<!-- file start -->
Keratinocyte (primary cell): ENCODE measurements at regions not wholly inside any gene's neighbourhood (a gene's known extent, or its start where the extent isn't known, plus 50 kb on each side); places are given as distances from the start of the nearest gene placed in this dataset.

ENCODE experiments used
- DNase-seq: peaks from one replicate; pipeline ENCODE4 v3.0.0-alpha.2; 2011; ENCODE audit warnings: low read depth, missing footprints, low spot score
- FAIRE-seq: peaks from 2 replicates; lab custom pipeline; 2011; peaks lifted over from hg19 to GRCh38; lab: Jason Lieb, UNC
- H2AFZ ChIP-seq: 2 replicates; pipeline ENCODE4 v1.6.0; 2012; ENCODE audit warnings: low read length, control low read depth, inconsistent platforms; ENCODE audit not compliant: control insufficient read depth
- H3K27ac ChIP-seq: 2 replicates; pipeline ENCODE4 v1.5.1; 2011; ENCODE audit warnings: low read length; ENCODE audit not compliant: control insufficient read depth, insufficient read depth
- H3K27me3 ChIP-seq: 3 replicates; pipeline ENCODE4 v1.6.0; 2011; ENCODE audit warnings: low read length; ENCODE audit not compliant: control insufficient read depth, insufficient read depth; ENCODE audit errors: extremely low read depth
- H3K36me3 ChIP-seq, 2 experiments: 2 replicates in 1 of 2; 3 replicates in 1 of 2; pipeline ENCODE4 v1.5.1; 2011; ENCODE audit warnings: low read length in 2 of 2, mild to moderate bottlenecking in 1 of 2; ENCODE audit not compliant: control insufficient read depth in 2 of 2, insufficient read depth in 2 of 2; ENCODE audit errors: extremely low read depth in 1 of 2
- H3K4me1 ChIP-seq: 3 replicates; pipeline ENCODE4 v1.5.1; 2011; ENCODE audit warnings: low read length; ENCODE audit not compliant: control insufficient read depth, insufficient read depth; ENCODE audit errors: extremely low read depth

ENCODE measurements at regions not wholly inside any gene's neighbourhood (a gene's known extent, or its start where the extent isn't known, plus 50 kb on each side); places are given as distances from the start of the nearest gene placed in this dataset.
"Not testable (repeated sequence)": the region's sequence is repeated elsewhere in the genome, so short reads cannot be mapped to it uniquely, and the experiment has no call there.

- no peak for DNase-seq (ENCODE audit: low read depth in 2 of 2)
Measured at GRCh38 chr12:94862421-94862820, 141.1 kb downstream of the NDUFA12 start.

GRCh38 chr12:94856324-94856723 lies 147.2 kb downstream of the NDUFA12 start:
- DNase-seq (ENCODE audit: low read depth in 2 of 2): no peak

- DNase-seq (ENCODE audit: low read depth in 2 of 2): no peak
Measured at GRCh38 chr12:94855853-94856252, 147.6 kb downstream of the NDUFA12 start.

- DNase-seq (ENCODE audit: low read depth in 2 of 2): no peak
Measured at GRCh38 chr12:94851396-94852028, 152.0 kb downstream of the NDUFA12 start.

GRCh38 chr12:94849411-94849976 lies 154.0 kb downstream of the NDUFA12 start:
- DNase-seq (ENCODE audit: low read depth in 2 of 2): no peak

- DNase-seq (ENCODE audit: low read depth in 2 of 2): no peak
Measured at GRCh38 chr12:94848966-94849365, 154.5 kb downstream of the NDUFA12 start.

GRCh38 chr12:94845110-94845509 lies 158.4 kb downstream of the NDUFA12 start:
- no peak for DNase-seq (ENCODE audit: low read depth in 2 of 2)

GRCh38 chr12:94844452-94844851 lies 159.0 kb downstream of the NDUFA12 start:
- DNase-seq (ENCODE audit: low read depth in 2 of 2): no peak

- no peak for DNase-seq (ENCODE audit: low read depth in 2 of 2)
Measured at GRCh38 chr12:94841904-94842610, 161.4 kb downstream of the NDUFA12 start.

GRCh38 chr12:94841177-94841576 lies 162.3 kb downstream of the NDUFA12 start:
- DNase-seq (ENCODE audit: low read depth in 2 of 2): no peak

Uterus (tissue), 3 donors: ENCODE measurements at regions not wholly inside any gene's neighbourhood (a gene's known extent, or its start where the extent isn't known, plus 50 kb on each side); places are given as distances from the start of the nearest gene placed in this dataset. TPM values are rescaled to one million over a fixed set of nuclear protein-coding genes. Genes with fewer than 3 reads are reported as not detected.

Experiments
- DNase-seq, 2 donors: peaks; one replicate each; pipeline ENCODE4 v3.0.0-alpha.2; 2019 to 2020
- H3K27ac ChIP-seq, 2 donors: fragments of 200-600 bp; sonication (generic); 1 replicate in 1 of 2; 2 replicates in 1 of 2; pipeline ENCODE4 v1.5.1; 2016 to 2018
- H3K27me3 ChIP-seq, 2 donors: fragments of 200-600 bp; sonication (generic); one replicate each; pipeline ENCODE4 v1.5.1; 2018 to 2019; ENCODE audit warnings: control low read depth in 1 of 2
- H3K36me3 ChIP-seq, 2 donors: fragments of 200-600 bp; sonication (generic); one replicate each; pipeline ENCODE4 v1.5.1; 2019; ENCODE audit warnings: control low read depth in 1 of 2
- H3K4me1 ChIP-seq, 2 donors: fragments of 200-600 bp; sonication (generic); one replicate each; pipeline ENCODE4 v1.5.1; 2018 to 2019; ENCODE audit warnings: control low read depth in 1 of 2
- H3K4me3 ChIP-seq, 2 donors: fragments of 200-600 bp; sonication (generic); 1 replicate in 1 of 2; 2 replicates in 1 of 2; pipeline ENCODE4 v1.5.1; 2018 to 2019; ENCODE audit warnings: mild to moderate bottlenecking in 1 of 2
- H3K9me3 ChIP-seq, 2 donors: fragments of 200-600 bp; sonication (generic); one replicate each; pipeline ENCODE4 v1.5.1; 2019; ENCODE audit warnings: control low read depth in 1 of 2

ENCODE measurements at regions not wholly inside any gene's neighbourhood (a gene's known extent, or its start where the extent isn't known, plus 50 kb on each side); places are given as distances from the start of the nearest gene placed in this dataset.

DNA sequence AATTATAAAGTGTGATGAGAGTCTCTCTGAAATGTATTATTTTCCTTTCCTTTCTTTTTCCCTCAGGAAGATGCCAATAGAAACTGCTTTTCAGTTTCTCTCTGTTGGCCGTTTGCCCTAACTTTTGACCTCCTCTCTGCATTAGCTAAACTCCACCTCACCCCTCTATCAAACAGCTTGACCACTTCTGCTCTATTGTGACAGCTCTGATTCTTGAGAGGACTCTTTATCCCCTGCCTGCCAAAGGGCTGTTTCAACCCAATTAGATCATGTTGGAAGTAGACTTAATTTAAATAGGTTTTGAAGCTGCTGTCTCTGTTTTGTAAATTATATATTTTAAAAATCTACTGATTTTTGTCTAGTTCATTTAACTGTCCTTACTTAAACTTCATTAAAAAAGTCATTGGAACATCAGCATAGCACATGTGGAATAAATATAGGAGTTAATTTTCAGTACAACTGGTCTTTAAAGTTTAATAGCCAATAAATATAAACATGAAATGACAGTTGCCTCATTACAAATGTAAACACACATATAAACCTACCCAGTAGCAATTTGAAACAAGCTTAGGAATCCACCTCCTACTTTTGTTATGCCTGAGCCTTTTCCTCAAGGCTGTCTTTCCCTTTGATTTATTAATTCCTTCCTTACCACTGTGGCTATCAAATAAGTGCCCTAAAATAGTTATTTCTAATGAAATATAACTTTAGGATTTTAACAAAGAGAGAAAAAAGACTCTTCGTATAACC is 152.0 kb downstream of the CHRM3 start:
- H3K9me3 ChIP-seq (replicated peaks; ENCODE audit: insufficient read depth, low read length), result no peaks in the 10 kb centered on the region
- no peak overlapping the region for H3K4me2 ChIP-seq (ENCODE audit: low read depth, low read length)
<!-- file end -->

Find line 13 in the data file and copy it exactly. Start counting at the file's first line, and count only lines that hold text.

Measured at GRCh38 chr12:94862421-94862820, 141.1 kb downstream of the NDUFA12 start.